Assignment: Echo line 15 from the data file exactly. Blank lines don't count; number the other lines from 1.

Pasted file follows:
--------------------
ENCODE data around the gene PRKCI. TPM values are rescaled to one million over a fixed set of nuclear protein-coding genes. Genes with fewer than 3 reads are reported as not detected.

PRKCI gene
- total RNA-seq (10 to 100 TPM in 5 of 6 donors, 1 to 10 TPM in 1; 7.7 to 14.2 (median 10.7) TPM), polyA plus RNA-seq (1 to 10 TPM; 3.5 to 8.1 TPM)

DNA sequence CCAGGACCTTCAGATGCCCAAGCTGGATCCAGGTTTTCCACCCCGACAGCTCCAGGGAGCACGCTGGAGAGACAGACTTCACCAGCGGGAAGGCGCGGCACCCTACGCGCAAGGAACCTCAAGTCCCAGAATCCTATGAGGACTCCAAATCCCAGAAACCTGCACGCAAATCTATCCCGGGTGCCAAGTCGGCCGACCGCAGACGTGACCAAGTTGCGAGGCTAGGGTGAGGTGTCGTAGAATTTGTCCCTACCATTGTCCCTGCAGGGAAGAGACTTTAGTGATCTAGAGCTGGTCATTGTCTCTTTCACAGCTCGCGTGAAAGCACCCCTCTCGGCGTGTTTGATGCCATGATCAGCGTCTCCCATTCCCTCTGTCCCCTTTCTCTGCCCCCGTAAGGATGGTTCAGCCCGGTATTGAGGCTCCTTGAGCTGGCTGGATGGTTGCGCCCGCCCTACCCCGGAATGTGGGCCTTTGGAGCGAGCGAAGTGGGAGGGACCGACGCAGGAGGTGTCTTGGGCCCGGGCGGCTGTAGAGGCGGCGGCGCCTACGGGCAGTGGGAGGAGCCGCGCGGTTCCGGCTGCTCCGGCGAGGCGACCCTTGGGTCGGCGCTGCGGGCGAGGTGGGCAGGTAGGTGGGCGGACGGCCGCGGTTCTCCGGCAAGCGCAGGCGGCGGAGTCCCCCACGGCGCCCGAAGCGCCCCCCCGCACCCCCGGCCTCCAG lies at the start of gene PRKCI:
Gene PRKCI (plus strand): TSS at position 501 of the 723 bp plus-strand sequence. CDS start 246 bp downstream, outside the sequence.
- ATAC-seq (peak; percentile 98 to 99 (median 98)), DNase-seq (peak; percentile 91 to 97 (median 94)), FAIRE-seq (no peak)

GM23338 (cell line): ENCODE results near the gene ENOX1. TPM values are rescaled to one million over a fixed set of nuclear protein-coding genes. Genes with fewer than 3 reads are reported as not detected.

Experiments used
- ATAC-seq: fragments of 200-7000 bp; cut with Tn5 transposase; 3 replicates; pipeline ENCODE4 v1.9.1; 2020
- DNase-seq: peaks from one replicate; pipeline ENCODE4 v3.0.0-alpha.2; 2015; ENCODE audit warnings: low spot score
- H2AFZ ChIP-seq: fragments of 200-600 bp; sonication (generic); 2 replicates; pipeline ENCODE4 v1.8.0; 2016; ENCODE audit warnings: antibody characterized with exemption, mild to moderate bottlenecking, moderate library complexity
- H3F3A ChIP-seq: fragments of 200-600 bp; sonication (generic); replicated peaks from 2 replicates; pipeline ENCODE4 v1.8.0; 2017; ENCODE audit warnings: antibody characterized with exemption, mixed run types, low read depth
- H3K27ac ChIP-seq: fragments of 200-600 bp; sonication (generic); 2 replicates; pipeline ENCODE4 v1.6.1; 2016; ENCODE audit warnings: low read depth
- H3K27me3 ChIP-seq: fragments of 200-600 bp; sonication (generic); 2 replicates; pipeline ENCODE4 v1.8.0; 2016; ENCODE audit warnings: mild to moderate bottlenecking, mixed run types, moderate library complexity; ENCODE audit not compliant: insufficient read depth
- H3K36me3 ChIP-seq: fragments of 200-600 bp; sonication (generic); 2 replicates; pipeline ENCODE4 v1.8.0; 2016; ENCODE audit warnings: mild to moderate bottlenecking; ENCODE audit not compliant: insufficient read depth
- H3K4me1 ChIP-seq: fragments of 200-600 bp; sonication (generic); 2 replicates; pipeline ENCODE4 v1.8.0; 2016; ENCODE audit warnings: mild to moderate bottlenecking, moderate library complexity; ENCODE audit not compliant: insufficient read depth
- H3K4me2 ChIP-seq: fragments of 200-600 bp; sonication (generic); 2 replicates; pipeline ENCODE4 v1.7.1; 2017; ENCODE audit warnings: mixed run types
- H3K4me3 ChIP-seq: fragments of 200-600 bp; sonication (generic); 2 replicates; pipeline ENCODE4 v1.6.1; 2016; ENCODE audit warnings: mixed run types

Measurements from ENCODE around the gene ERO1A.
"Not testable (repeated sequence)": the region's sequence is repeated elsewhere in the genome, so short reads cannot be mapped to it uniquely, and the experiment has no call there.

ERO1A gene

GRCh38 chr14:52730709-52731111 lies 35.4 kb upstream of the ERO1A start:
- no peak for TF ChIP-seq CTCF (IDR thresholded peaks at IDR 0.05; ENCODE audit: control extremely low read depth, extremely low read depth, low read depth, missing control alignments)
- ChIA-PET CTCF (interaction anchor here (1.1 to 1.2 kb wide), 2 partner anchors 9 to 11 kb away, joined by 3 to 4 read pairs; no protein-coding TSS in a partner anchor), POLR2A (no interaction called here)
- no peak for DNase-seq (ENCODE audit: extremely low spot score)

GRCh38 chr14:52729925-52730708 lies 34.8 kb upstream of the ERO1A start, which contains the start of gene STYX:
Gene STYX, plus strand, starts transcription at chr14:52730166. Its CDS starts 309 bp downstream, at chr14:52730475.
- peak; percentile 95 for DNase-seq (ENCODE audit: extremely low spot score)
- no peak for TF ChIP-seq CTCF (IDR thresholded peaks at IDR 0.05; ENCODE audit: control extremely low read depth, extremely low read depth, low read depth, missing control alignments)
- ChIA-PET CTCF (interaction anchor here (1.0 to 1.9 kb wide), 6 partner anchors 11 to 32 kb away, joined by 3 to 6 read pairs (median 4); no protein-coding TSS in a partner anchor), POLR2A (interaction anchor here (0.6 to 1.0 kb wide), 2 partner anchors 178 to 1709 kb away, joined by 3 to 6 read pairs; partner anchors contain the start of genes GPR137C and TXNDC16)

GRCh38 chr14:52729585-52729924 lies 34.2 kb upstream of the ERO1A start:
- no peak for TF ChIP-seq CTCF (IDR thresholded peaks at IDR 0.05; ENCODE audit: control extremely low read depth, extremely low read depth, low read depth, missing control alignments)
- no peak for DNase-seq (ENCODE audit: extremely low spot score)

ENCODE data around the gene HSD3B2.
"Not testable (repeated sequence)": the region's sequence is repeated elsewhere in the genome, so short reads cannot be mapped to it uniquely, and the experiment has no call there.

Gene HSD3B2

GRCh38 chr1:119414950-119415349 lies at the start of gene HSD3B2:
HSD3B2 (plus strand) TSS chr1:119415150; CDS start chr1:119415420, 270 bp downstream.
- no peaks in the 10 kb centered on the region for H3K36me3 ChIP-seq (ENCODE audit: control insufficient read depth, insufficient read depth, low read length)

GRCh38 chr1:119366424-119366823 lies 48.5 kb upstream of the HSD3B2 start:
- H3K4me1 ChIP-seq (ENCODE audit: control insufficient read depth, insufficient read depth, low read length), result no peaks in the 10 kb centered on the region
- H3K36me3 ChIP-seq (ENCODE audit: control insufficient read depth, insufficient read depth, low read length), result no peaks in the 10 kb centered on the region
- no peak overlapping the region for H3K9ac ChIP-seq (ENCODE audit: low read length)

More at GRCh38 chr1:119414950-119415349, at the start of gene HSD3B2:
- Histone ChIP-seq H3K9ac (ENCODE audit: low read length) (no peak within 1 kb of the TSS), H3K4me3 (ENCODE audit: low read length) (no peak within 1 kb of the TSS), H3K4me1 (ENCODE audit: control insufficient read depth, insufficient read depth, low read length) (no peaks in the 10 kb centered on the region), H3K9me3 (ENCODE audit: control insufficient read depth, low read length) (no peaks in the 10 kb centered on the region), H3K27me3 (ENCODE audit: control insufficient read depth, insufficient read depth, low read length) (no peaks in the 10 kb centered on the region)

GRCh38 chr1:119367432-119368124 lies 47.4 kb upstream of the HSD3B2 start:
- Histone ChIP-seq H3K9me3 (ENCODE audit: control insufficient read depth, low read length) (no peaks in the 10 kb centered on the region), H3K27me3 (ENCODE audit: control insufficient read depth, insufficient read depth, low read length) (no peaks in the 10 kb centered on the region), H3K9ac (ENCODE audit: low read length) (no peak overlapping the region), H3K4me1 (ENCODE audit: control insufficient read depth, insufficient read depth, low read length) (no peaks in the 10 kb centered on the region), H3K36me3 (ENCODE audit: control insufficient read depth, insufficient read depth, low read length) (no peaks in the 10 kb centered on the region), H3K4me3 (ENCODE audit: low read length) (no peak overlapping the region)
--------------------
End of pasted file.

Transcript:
- H3K36me3 ChIP-seq: fragments of 200-600 bp; sonication (generic); 2 replicates; pipeline ENCODE4 v1.8.0; 2016; ENCODE audit warnings: mild to moderate bottlenecking; ENCODE audit not compliant: insufficient read depth